Tool: Sea Change
GW All four of you seem to be constantly bursting with creativity.
JONES But in our different ways. If you sat each of us down and asked, “What are your views on politics? What kind of music do you like?” you’d find we all have very different answers. What the four of us do is what Tool is, and that’s where that magic happens.
GW A lot of bands have opposite forces, a yin and a yang. What is Tool’s yin and yang?
JONES That’s a pretty broad question. I don’t know. It’s a lot of subtle things: like Justin’s from England and I’m from here. We have similar interests in comedy, music and art and similar views on life, but at the same time we often disagree about certain types of music, art and philosophies. The main thing I like about us is that there’s a friendship, an understanding of communication, compromising and working together. Basically, we’ve been married since 1990. It’s those normal things you’d have with any of your close friends. Sometimes we fight and disagree, but we’re big enough to go, “Well, what did you want out of that?” “I wanted this.” “Let’s meet halfway.” There’s a lot of negotiating going on. It’s not always structured like that; it’s something that we feel. It’s kind of like asking me what I like and don’t like about my mom.
GW Let’s try the opposite approach then. What do you all share in common?
JONES All of the members of Tool agree on sacred geometry, which is a study of taking everything that’s complicated about the world and everything that’s concentrative of our world and breaking it down to the simplest things: simple patterns, shapes, colors, vibrations… all that kind of stuff. To me that is what Tool is, because everyone in my band gets that. My band. It’s my band. I asked Maynard to play with me, so Tool is my band.
I hate when art is forced, when you look at something and go, “God, give me a break!” because you can tell that that person was trying to be artistic and show off themselves as being some weird, arty guy. It’s not from the heart. Life is short, and it’s so rewarding to try to get to a certain point. Is writing songs for Tool fun? No. It sucks. It’s hard; it’s a long process; it can be grueling; but it’s fucking rewarding. When we’re doing a video, throughout the whole process I’m going, “I’m never doing this again. This sucks. Everyone is against me. I’m just trying to get something done.” But as soon as we’re done, I’m like, “Let’s make another one!”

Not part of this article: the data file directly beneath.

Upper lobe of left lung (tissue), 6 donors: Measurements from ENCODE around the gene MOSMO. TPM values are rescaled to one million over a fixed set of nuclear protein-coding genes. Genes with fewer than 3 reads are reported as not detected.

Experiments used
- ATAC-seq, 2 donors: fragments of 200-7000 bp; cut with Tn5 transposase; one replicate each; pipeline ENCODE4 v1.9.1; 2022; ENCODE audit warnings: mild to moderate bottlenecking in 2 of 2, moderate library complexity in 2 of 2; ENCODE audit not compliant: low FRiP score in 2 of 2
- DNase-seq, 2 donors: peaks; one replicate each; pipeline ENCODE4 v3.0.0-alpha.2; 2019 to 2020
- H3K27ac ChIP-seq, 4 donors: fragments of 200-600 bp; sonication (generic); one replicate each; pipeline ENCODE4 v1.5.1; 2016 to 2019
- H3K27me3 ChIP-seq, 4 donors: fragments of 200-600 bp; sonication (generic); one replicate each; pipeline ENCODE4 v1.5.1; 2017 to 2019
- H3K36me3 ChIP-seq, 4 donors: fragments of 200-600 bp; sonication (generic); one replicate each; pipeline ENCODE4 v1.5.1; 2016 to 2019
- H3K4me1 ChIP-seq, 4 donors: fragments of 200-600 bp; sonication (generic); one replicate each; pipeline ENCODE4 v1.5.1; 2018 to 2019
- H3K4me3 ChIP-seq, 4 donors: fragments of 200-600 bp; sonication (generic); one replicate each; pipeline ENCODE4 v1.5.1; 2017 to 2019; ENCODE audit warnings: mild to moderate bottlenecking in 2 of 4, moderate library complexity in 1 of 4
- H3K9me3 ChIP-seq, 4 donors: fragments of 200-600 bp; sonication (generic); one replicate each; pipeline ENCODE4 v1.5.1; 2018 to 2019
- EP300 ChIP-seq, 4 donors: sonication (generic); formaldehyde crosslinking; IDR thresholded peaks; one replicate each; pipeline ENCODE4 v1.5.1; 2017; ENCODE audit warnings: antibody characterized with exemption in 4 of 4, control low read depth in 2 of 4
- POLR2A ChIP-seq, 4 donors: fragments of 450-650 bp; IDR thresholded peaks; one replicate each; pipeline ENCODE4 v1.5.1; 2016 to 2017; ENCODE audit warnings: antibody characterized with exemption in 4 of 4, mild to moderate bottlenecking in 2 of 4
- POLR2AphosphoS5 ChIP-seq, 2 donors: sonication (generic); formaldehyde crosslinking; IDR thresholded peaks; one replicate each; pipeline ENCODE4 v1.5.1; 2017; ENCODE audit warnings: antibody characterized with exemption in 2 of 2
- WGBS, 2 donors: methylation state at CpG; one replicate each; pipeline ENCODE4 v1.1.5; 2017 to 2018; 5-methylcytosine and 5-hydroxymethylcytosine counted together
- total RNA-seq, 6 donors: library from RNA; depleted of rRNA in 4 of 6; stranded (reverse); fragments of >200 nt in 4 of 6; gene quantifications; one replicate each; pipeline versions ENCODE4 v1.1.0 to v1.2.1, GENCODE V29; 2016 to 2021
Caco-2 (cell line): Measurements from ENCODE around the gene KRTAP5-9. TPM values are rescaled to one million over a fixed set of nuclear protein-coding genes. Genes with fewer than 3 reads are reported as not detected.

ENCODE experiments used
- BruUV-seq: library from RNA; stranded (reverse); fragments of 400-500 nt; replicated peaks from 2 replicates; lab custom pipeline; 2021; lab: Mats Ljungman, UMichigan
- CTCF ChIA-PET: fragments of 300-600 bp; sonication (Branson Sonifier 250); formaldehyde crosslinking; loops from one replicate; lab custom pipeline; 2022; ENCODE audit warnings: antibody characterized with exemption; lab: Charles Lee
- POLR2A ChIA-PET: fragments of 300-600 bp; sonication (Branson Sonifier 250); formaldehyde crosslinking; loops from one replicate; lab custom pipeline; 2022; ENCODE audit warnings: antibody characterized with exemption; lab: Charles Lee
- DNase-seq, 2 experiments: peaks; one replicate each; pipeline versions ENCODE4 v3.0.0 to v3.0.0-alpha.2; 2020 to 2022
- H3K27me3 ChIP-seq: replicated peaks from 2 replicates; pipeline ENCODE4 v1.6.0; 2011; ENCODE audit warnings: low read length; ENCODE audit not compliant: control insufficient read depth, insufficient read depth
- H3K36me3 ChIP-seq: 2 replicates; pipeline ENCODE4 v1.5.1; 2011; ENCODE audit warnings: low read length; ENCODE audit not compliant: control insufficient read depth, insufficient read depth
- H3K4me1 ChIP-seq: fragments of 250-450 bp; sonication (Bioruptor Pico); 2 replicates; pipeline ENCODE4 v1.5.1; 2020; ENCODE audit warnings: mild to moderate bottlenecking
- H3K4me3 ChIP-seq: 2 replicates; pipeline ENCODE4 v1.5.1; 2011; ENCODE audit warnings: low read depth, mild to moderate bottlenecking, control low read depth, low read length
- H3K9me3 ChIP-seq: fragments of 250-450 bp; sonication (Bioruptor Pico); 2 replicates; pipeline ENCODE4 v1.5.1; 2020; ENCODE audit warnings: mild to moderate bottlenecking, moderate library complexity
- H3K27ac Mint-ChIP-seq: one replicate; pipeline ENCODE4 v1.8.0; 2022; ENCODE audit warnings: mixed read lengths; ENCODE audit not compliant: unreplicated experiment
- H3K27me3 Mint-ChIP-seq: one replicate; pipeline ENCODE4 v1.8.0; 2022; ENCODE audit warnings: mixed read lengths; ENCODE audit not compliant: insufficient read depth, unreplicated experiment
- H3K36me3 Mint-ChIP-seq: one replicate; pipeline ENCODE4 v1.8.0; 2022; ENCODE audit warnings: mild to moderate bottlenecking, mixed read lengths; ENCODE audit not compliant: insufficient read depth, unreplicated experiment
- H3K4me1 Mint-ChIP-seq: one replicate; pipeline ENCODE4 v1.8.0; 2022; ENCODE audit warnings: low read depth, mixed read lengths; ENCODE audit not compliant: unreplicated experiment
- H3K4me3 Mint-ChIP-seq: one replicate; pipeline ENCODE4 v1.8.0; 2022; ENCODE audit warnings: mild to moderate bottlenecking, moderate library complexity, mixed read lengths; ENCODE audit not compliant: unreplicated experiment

GW What specifically influenced you while you were making this album?
JONES I got into studying polyrhythms and experimental math, seeing what different kinds of math worked together. If they didn’t work, I’d try to figure out why and determine what I had to throw in to make them work. I listened to a lot of classical and electronic music as well as a lot of metal, especially the heavier stuff. I tried to get into as many paths as I could.
GW You can hear a lot of polyrhythms, not only within how you, Justin and Danny played together but also within your own playing. You can especially hear that in some of your tremolo and delay effects, where the tempos seem to change freely yet they remain in sync. How did you do that?
JONES I had some custom pedals made. Our engineer on this album, Joe Barresi, is a pedal god, and he knows everyone. I used a Gig-FX Chopper pedal, which has a nice tremolo. We had them work on the pedal so I could go from a clean sound to tremolo and control the tremolo speed as well. The pedal lets me slow it down and speed it up, which really lends a lot of power for creating motion when we’re going from one part to another. I told Joe that I wished I could do this with any pedal. He came back with this thing that looked like a wah pedal, but you plug other pedals into it; it blends between your clean sound and the pedal effect, so you can fade the effect in gradually, like a breath, instead of just clicking the pedal on.
GW You also played a Talk Box solo.
JONES I always wanted to use a Talk Box—I love Joe Walsh [Eagles guitarist who used a Talk Box famously on his solo hit “Rocky Mountain Way”]—but I never wanted to use it for the sake of using it. We wrote this song and I knew that it was the song where the Talk Box would work really well. Joe Barresi knew [Heil Talk Box inventor] Bob Heil and contacted him. He was just awesome. He gave me free stuff, told me what mics worked best and showed me how to get the best sound.
My friend who works for the Eagles’ booking agent talked to Joe Walsh and gave him my number. A while later I got a message from Joe on my answering machine: [imitates Walsh] “Adam Jones, this is the Talk Box fairy. Give me a call.” I called him and he was totally cool and gave me a lot of advice. I think that the Talk Box on [the 10,000 Days track] “Those Shoes” is really amazing, especially how the harmonies are in each speaker. I’m really happy with how the Talk Box came out on this record.
You Might Also Like...
Man of Steel with Steel Panther's Satchel: Using Classical-Style Arpeggios, and How to Play the Solo in “Weenie Ride” — Video12 hours 38 min ago
Black Sabbath's Geezer Butler and Tony Iommi on Fighting with Skinheads, "War Pigs" Inspiration and More14 hours 30 min ago
15 hours 32 min ago
16 hours 58 min ago
17 hours 12 min ago
17 hours 43 min ago
18 hours 58 min ago